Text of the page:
In the next 43 years, the Armenians harassed the Moslems of this region and thousand had to flee. In retaliation, Sultan Abdel Hamid formed in 1891 a special regiment of Kurdish cavalry with the purpose of harassing the Armenians of the Karss region and the pogrom around Lake Van raised an outcry in Europe.

During the First World War, the Armenians again aided the Russians and formed semi-regular armies to fight the Ottoman Empire.

Consequently, in 1915, the Ottoman Empire launched the genocide plan against the Armenians and thousands died of famine during the long march out of Turkey. The Armenians settled in Constantinople (Istanbul), and the people in the Adana region shared in the mass persecution; only the Armenians in the Caucasus, within Russia, were spared.

The British occupied the Karss region in 1919 and gave some authority to the Armenians who gathered arms from the Moslems and gave them to the Armenians and another round of harassment and massacres took place.

The Turkish General Mustafa Kemal re-occupied the Karss region in 1920 after defeating the Armenian army: the Bolsheviks were then allied to the new Turkish Republic. The Russians transferred the Armenians from the region of Patum to Yerevan.

In 1927, all the properties of the Armenians in Karss were confiscated. The Armenians were robbed of a homeland because Turkey ceased Cyprus to Britain in exchange of guaranteeing the Karss region to Turkey.  Mustafa Kemal (Attaturk) also negotiated a political deal with France to relinquish the Syrian region of Alexandrite to Turkey, setting the premises for future regional feuds.

Nowadays, there are no Armenians in Karss; the imposing buildings of Tsarist Russia are government Administrative offices; a vast villa of 40 rooms is transformed into hospital, and a Jewish museum.

An entire century of struggles, massacres, harassment,  genocides, and useless hate to their neighbors in order to gain self-autonomy rewarded the Armenians nothing.  They had to wait for the break down of the Soviet Union to enjoy the Armenian State that is totally dependent in its economy on the neighboring States.  Kosovo, Kashmir, Jerusalem, Gaza, and Palestine are current examples of lost opportunities for stability and peace.

Article #11, April 9, 2005

“What kind of methods will I have to manipulate in HF?”

Once again you are asking a most interesting and to the point question.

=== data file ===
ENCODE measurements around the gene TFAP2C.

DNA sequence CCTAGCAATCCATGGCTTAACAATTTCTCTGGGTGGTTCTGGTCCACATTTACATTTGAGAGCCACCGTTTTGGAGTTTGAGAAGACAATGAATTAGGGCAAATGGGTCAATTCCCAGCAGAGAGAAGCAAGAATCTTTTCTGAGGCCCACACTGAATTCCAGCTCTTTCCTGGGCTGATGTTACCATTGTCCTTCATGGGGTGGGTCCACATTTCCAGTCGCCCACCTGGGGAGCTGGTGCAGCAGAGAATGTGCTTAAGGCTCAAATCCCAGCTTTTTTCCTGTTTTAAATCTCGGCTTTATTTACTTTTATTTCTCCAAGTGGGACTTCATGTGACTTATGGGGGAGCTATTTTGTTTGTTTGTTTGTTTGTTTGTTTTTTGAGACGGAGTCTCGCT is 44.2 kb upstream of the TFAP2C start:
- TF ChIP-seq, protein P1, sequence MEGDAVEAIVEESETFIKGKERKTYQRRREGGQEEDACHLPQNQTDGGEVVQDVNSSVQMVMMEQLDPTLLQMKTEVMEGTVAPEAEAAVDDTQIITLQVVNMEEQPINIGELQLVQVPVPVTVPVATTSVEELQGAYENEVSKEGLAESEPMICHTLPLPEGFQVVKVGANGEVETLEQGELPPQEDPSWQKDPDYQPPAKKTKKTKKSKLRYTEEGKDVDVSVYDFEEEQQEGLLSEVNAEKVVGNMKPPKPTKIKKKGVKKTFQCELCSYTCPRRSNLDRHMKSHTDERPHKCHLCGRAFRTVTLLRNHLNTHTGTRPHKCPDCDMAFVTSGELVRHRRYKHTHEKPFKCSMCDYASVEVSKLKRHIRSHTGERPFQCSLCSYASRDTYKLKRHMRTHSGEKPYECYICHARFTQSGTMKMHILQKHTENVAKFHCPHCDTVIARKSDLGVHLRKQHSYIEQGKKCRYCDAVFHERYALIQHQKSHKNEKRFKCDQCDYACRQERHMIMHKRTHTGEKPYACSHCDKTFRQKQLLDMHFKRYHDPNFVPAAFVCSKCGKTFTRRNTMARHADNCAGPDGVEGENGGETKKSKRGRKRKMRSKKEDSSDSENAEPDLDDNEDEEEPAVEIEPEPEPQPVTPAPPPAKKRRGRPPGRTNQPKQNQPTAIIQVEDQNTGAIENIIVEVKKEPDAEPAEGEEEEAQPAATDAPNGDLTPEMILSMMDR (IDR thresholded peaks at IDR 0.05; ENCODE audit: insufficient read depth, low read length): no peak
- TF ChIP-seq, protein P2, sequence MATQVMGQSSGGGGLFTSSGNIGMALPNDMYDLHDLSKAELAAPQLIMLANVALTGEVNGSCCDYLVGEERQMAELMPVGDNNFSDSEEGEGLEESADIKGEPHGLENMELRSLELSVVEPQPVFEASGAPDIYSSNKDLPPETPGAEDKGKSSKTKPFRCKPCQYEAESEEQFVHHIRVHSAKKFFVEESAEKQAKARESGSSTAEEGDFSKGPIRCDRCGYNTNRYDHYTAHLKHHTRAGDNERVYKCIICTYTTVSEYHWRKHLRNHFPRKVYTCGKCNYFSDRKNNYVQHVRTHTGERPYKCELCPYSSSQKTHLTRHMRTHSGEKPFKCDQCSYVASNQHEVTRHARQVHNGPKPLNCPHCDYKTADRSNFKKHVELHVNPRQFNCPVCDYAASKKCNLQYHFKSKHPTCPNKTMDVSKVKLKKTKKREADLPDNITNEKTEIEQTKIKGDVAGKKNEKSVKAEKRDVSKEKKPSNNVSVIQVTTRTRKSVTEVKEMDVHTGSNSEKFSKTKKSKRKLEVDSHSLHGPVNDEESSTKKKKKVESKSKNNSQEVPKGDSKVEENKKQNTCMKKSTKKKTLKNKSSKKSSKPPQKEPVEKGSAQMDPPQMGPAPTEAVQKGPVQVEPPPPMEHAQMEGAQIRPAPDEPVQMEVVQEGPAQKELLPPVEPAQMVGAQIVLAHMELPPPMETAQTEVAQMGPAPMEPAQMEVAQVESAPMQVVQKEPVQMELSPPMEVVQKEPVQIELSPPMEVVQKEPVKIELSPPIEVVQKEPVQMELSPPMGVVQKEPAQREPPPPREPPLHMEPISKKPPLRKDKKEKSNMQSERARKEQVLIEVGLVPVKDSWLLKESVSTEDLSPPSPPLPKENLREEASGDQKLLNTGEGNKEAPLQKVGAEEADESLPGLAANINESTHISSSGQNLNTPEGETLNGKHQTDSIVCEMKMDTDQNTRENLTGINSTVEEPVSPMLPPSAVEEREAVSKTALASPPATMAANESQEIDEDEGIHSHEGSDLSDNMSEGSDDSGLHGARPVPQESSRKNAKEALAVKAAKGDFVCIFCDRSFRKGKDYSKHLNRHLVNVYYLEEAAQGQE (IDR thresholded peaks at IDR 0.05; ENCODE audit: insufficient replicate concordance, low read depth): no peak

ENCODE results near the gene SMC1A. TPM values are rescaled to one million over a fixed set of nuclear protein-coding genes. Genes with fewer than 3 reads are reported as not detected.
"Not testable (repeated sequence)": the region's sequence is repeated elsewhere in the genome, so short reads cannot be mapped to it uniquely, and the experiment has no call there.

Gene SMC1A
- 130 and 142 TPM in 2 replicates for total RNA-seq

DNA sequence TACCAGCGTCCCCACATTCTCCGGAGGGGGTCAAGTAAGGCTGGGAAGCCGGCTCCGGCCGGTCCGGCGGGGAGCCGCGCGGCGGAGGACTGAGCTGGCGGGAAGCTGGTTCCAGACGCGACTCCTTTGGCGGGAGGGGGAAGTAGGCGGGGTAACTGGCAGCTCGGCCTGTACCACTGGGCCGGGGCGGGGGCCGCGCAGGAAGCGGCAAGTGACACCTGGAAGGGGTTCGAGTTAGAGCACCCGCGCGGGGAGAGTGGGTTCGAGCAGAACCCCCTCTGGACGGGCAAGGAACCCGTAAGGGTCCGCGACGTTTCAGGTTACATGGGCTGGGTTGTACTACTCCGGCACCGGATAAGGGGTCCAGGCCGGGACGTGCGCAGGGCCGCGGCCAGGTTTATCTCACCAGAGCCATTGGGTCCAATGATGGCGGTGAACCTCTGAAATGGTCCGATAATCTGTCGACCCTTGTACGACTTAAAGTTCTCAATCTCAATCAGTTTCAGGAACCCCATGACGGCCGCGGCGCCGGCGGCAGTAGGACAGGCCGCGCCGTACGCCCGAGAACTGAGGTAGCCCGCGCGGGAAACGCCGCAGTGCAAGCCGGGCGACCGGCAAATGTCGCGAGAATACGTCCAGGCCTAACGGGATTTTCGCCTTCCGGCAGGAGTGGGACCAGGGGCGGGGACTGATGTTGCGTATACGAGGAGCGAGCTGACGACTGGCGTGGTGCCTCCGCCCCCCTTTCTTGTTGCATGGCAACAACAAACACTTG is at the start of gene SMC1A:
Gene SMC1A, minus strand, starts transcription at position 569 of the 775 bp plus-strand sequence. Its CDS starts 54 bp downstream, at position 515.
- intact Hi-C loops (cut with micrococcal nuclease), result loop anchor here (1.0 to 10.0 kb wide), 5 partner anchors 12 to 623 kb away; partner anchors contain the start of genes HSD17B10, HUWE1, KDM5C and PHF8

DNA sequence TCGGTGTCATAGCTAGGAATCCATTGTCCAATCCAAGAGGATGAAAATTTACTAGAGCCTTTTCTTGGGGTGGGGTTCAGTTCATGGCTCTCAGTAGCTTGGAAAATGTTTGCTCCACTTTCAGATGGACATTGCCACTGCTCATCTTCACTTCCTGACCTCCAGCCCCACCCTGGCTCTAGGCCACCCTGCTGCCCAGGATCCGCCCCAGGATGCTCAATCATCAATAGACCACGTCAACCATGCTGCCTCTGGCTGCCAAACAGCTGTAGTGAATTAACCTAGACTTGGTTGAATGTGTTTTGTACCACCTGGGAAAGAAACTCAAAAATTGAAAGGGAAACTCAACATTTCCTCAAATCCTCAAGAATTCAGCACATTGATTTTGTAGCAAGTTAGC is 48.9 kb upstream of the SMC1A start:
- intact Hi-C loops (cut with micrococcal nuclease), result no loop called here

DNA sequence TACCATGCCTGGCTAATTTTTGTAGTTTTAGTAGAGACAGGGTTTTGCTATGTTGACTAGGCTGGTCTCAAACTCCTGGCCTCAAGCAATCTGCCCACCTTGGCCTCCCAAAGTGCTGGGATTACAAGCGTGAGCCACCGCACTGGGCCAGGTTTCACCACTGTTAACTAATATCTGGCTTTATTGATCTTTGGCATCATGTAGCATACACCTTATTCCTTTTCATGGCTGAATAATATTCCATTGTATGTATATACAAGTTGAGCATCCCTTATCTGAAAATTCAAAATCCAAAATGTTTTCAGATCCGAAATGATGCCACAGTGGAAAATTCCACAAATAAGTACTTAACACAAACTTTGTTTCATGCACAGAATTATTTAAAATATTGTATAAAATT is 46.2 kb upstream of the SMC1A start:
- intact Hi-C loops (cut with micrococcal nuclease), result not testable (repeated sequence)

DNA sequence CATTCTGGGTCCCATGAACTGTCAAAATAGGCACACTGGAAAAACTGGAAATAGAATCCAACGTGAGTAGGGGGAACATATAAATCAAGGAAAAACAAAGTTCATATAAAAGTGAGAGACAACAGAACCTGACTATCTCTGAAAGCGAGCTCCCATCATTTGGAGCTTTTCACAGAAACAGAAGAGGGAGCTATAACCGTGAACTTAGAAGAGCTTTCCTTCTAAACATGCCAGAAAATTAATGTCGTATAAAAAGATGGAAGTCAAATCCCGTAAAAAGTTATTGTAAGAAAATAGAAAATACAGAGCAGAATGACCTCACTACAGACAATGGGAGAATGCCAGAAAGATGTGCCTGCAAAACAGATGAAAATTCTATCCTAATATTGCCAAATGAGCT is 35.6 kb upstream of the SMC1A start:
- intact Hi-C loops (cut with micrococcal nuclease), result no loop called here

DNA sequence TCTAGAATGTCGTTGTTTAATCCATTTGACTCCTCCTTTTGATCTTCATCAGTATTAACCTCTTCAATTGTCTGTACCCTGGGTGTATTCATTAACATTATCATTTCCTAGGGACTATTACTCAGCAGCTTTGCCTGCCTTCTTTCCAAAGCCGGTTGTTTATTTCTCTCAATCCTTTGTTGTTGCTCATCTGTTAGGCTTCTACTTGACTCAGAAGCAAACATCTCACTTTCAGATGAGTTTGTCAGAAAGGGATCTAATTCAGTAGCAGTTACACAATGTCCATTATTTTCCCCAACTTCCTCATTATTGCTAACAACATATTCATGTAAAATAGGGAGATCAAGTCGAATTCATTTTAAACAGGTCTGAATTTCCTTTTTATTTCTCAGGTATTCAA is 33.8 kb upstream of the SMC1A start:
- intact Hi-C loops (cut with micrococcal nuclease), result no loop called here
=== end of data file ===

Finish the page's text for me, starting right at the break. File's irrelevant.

Usually, my class is composed of all engineering disciplines and is basically a required course for industrial engineers in their third year.

Every time I ask the students: “Tell me, what 3 main methods you use in your discipline?” 

I enjoy contemplating the glazed looks on their eyes.

For them, one method to using in a discipline is logically a reasonable supposition because somehow they must have been applying some sort of a method anyhow.

Hearing that there may be more than one methods that they have been applying explicitly without realizing it propelled my university students into a state of shock and disbelief.

 If I asked them how they solved their problems their immediate reaction is: “Well, we locate the appropriate equation, we input the necessary data then we whip the calculator and get the response.”

Do they know before hand the magnitude and range of the reasonable answers?

Do they ever double check whether the answer is within the acceptable range for the specific domain of the problem? 

Do they make it a habit to at least attach a unit to their answer?

Do they double check whether the algebraic manipulation of the dimensions of the independent variables in the equation matches the dimension of the dependent variable?  Do they solve algebraically the equation before inputting data only in the last phase of the transformation?

The average graduate student has no recollection that his training induced him to apply methodically this process for applying algebra, considering the dimensionality of an equation or the range and domain of the problems at hand.

The average university student has barely been prompted to think about the taxonomy (classification scheme) of methods used in engineering and asked to locate the appropriate domain of methods that his course might require.

Every science is based on a set of taxonomies or classification schemes.